Watch Sony Tear Down the PlayStation 5
The inside of the PS5 is mostly cooling components and a bit of liquid metal.
After allowing creators to play some games on the PlayStation 5 last month, Sony has now decided to show everyone what’s inside its new console by performing an official teardown of the hardware.
The dismantling of the PS5 was carried out by Yasuhiro Ootori, vice president, Mechanical Design Dept., Hardware Design Division at Sony Interactive Entertainment. He takes apart the non-Digital Edition of the console, and along the way points out the available ports. On the front there’s a USB Type-A and a USB Type-C, while on the back there’s two USB Type-A, Ethernet, HDMI, and a power port. It’s also interesting to see how the stand is held in place with a single screw, but only in vertical mode, and how easy it is to switch from a vertical to horizontal orientation.
It’s clear that Sony designed the PS5 with user maintenance in mind. The casing on either side of the console can easily be removed and there’s two dust catchers which can be vacuumed out through the provided holes. This should make it easy to keep your PS5 running quietly and at full performance. The casing removal is also important for when we eventually get compatible PCIe 4.0 M.2 SSDs for storage upgrades. As Ootori demonstrates, a single screw unlocks access to the extra storage slot.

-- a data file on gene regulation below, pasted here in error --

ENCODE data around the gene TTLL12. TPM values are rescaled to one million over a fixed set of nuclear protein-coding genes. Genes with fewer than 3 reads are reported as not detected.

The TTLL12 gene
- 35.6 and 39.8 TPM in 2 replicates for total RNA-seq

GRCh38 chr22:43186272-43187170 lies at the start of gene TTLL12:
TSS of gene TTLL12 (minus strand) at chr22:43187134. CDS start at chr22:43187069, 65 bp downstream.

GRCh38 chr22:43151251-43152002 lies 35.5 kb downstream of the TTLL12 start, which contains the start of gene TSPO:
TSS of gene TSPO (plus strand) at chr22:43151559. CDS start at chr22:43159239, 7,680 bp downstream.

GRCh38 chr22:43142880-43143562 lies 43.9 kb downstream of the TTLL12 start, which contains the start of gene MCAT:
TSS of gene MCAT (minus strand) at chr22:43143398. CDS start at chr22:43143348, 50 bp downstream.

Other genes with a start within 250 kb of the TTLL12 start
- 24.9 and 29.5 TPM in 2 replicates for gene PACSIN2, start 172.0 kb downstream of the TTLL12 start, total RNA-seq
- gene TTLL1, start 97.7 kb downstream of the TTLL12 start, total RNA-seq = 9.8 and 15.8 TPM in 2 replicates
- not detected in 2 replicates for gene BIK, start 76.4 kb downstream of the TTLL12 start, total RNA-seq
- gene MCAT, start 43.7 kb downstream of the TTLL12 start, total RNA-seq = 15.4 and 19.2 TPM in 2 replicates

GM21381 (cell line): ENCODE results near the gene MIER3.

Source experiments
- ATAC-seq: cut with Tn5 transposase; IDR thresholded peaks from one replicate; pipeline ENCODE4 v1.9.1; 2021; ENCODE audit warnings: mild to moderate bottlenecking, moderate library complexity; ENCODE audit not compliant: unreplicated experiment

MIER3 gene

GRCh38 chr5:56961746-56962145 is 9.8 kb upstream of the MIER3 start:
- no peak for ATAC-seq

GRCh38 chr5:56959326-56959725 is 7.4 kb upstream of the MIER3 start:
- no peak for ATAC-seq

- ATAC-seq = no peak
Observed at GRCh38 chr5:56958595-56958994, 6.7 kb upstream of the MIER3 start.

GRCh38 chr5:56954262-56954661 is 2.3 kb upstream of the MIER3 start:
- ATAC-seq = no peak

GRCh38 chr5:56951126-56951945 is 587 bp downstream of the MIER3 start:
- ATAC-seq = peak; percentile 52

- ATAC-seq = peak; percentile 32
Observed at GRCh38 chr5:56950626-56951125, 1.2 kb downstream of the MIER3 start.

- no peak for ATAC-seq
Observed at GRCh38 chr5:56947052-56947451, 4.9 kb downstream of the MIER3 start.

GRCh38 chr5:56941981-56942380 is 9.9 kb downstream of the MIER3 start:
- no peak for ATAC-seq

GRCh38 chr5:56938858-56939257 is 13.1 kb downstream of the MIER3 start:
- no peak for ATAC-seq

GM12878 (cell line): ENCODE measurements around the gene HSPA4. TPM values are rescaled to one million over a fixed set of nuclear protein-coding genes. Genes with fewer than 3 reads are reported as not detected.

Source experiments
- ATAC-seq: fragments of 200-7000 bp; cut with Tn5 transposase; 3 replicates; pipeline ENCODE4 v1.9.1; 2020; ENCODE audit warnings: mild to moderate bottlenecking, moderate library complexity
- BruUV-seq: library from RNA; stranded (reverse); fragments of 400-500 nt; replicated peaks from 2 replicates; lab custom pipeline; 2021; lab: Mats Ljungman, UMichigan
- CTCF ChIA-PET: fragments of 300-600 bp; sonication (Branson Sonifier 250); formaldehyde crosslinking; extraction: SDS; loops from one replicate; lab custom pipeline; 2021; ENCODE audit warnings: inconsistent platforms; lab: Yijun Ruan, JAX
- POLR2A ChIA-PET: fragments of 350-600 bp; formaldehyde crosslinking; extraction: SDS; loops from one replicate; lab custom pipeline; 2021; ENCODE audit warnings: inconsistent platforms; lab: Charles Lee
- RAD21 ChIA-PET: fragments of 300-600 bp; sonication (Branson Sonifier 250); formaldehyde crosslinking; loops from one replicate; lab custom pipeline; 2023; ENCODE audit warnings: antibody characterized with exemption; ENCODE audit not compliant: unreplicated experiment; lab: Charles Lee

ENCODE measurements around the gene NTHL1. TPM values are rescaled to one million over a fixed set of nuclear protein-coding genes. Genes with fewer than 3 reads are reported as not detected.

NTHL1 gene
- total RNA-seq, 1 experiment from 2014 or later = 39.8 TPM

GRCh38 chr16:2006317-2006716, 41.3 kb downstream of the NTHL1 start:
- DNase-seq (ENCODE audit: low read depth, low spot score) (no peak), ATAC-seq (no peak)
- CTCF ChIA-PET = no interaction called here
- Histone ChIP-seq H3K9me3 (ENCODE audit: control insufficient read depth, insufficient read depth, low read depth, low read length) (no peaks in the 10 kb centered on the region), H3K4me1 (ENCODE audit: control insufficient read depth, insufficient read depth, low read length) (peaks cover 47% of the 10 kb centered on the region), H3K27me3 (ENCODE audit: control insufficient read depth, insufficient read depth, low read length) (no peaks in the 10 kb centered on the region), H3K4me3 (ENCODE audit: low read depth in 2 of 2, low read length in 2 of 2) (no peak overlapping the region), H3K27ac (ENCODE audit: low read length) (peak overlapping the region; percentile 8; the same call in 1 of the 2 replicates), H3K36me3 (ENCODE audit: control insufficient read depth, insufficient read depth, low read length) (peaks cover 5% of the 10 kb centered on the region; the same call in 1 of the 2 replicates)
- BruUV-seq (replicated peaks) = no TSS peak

Even though that seems to be the extent of “easy” access to the console’s innards, it doesn’t look too difficult to take the whole machine apart. Fan removal doesn’t look hard and could allow for even better dust removal and cleaning beyond the dust catchers.
It’s reassuring to see just how big the heatsinks and heatpipes are keeping the components cool using two large fans, and Sony utilized a “liquid metal cooling mechanism” on the AMD processor to allow for “long-term, stable, high cooling performance.” Now we need to find out how hot it runs, and if like the Xbox Series X, we can expect it to help heat our homes this holiday season.
Originally published at https://www.pcmag.com.